The “thermal dome” over the American West is causing an unprecedented heat wave in the north of the continent.
More than 40 new temperature records were set in the western Canadian province of British Columbia on Saturday 26 June and Sunday 27 June. With readings of 47.9 degrees Celsius on June 27 in the small town of Lytton, British Columbia, a three-hour drive north of Vancouver, Canada, the historic heat record was broken.
Hottest from Dubai. All that is needed for the bears to get a little fresh is by inviting themselves to the neighborhood ponds. An extraordinary sight bearing witness to the suffering of the inhabitants and animals in the face of this historical wave.
Because according to climatologists who have expressed themselves in the last hours on social networks, the episode of the last days is not only historical, but above all, “this is the kind of event that is supposed to happen only once every thousand years,” he recalls an example Jeff Berardelli, meteorologist and climate specialist for CBS. “Can’t believe my eyes,” British meteorologist Scott Duncan tweeted, referring to “the most frightening heat wave in history.”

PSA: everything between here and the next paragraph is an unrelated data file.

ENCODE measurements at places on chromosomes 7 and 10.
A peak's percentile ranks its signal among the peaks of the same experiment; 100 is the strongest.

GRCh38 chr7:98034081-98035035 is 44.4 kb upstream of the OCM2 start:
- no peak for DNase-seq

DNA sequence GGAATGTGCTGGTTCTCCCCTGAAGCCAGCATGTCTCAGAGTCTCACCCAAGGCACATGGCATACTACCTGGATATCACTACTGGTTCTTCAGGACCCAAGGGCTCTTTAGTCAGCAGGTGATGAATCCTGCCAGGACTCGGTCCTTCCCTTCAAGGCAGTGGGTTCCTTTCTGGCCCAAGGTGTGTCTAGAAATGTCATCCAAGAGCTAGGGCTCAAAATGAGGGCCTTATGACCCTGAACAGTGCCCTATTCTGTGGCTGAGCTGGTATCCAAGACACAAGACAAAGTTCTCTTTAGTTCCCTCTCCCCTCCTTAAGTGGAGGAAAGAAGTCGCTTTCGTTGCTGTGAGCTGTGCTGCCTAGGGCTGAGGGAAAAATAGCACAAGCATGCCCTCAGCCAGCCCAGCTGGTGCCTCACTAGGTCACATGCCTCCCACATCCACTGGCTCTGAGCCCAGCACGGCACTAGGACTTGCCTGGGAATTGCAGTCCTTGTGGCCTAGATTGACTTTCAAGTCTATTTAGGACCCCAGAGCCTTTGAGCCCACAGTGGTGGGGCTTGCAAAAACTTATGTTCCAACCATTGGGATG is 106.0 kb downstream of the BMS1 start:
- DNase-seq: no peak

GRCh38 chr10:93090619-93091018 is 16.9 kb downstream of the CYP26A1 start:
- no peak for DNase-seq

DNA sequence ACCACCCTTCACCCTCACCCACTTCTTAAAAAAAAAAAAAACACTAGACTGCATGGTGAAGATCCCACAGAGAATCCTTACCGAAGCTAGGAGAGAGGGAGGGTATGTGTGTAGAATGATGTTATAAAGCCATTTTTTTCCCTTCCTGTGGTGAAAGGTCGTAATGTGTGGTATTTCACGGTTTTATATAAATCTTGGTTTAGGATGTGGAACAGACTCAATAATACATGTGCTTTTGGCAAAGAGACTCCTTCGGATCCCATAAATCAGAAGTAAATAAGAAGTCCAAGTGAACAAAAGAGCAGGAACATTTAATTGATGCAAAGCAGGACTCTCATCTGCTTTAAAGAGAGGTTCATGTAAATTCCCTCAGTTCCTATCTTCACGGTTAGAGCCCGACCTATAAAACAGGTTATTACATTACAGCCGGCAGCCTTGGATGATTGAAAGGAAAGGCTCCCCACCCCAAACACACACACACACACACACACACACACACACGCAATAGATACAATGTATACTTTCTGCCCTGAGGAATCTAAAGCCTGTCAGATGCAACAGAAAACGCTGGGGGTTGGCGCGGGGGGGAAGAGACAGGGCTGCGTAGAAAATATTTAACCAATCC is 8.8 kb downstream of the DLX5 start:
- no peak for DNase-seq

In response to a question from Franceinfo about the phenomenon of the “heat dome”, Frederic Nathan, forecasting expert at Météo France noted that the northward rise of “an extremely hot air mass coming from Mexico, to which the anti-hurricane conditions are added”. “The downside is the fact that the wind blowing vertically comes in to compress the air mass. It’s a bit like the phenomenon we have in a bike pump,” Frederic Nathan continues. When you push hard upside, it heats up the air: it’s pressure.” “Thermal dome therefore means that it is very hot and that high pressure conditions put pressure on the hot air on the ground, which leads to more heat,” the forecaster sums up.
Dangerous, record-breaking temperatures continue to rise in the northwest?
We live (and sweat) in the field today. pic.twitter.com/buG42IWAyo
– weatherchannel June 28, 2021
Finally, the creation of a thermal dome is a phenomenon that can occur anywhere in the world, notes the forecaster from Météo France. And add: “Today’s masses of hot air are much hotter globally than they were fifty years ago. So when there’s a somewhat extreme situation, like the one we’re seeing at the moment in Canada, records are systematically broken,” he continued, noting Undisputed to the “global warming effect”.
“What’s new about global warming is the fact that on a global scale, heat records are falling almost every day, while we rarely see cold records, even if it still happens from time to time.”
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